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Big Moves and Big Changes

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Photo by Igor Dernovoy on Unsplash

I don’t think it is hyperbolic to say that we are in the midst of a slow-creeping cultural shift. You might be confused with my use of the phrase “slow-creeping.” Let me explain:

These changes that we are seeing may seem abrupt and swift, but they have been ongoing since at least 1776. Democracies, just like language and people, are living things, and they change over time. Sometimes those changes are chaotic and sometimes they are not noticeable. But changes are always in motion.

2020, just like 1920, is the year of change, and these changes are proving to be rather painful but necessary. And can we just say that there is something about the decade of the 20s that seems to signify radical change? This is true of the 1820s as well, which would see the planting of the seeds for the American Civil War.

There’s something about the 20s.

This year started off normal enough, if not a bit crazy, largely owing to the political—and by extension social—wreckage we currently find ourselves. Nevertheless, we were still making plans, setting new years resolutions, and doing the daily grind. Then there was Kobe (seems like a long time ago). Then there was Corona. Then there was George Floyd. I have to say, I am kind of anxious about what July will bring.


On a personal note, I am also going through changes. Because of the roller coaster of uncertainty that came with COVID-19, I went through my own little personal upheaval.

I began the year in Seattle, interviewing for a job. By February, I informally received the job. By March, a hiring freeze was instituted, and my job along with it. By April, I was able to get through the hiring freeze and get employed.

So, now I am moving across the country and away from my family. Big, big changes indeed.

Despite all of the craziness, we have to move the pieces of the wreckage out of our way and keep going.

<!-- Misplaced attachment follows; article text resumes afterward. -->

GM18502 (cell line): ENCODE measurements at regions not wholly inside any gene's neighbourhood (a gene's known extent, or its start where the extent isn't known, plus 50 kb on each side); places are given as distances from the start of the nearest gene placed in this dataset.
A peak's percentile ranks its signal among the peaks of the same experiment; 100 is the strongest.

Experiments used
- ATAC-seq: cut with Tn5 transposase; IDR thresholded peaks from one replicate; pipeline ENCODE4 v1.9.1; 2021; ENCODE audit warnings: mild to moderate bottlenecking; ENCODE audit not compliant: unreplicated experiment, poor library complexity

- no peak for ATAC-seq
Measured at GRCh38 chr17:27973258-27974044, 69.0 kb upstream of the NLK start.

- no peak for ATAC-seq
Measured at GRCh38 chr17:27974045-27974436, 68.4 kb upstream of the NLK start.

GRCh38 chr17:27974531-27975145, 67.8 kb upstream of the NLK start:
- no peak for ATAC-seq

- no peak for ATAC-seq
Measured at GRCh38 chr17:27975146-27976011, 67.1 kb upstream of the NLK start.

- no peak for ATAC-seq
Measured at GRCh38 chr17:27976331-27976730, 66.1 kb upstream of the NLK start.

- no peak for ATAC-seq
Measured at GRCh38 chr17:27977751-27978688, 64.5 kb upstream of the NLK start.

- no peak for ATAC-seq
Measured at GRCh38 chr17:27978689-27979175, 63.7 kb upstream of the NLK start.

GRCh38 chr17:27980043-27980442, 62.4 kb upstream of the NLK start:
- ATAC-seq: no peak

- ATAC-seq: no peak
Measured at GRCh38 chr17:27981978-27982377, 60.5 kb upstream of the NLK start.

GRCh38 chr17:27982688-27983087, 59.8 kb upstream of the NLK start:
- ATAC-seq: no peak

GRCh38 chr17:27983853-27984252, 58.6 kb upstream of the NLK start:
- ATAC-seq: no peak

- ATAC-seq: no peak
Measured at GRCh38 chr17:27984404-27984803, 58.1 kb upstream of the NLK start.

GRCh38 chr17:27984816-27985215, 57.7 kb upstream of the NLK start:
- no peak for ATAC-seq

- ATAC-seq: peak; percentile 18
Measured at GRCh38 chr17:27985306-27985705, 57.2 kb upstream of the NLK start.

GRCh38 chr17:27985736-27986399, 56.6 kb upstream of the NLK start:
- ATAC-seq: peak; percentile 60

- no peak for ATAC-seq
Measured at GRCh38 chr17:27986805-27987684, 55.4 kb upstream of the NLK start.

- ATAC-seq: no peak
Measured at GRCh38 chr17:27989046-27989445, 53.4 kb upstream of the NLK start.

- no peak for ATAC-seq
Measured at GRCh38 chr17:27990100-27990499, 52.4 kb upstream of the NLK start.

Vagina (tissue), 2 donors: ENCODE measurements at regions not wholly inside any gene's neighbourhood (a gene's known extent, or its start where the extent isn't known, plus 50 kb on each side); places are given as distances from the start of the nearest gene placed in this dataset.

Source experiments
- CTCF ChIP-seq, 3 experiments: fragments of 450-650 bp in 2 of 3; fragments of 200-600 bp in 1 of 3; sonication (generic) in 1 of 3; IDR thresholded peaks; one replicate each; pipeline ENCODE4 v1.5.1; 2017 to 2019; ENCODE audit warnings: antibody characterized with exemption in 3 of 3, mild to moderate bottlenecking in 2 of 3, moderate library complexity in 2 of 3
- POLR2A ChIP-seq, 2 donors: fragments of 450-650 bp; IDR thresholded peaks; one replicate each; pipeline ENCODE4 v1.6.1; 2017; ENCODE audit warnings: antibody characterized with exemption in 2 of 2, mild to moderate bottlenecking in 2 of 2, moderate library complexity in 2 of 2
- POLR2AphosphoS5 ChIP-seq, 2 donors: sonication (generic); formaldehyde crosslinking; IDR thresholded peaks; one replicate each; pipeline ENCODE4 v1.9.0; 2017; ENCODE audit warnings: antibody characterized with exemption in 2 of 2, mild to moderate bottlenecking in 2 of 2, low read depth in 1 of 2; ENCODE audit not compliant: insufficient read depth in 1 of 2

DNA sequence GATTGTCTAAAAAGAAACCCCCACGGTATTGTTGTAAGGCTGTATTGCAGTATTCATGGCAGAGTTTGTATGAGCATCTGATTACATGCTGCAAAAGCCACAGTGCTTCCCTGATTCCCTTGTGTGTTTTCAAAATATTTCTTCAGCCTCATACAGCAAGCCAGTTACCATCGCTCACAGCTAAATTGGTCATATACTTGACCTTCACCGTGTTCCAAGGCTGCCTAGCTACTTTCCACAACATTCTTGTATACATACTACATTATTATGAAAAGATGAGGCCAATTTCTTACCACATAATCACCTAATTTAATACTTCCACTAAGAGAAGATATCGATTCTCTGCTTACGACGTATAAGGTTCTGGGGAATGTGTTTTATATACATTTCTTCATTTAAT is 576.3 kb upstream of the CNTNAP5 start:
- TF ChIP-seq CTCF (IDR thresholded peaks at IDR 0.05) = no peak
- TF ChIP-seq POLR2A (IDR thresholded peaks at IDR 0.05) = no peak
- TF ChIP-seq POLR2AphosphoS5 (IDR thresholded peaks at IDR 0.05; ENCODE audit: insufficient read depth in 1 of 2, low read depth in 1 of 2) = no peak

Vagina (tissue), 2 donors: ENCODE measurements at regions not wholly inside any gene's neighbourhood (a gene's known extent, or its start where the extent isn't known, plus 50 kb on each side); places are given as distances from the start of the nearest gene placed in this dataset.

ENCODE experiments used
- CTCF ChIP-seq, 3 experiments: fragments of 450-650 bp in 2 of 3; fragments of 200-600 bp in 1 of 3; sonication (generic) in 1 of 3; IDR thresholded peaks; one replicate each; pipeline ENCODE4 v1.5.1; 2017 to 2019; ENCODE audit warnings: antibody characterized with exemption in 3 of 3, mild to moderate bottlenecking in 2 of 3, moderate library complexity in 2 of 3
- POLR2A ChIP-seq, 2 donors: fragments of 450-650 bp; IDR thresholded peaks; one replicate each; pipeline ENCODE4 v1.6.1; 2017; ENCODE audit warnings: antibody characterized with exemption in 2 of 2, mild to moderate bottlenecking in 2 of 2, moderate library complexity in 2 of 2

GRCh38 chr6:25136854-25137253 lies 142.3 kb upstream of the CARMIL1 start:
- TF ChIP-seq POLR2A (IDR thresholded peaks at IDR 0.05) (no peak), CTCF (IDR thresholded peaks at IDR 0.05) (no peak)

Here’s to making it to the midpoint of the year and hoping for something better!

-KRW

blog, Uncategorized

Stay Safe, Stay Healthy, Stay Sane

Times are really tough right now. As the stress piles up, and the uncertainty widens, we all may feel a little insane.

As a teacher, I have many colleagues that are walking the line between sanity and hard mental breaks. I also see students overwhelmed, stressed, and deflated. I don’t have any solutions here, but I wanted to send a little note of encouragement.

Since the transition to online, I have signed off every lecture with the same mantra: Stay Safe, Stay Healthy, Stay Sane. All of these things seem impossible right now, but do try. Do try.

Stay Safe, Stay Healthy, Stay Sane, and Take Care,

-KRW

blog, Books, copyediting, Uncategorized

What’s So Scary about Scare Quotes and Italics

Photo by Kaboompics .com from Pexels

Welcome to the latest edition of “copyediting adventures!” I had the pleasure of editing a great book with some really interesting content. But there was one tiny flaw. Rather, it was a tiny flaw that turned into a big annoyance: the overuse of emphasis in the manuscript. There were scare quotes and italics everywhere. Multiple words were italicized in a sentence. Some times, one sentence had a combination of italics and quotation marks. There were even words that were italicized, quoted, and underlined simultaneously. This, my friends, is what we call overkill.

As a copyeditor, my job is to make the texts readable while respecting the voice of the writer. But in my experience, some writers don’t understand the power of their own voice. So they try to make the reader see that power. This is a mistake. The fact of your written words is already important enough. To say it another way, if the words are not already important, they should not be in your book.

Sure, writing is a process, and each word should be carefully chosen for clarity, comprehension, and impact. And of course, there are moments when some words need to be emphasized over others. However, if you use too much emphasis, you actually de-emphasize the entire sentence or paragraph.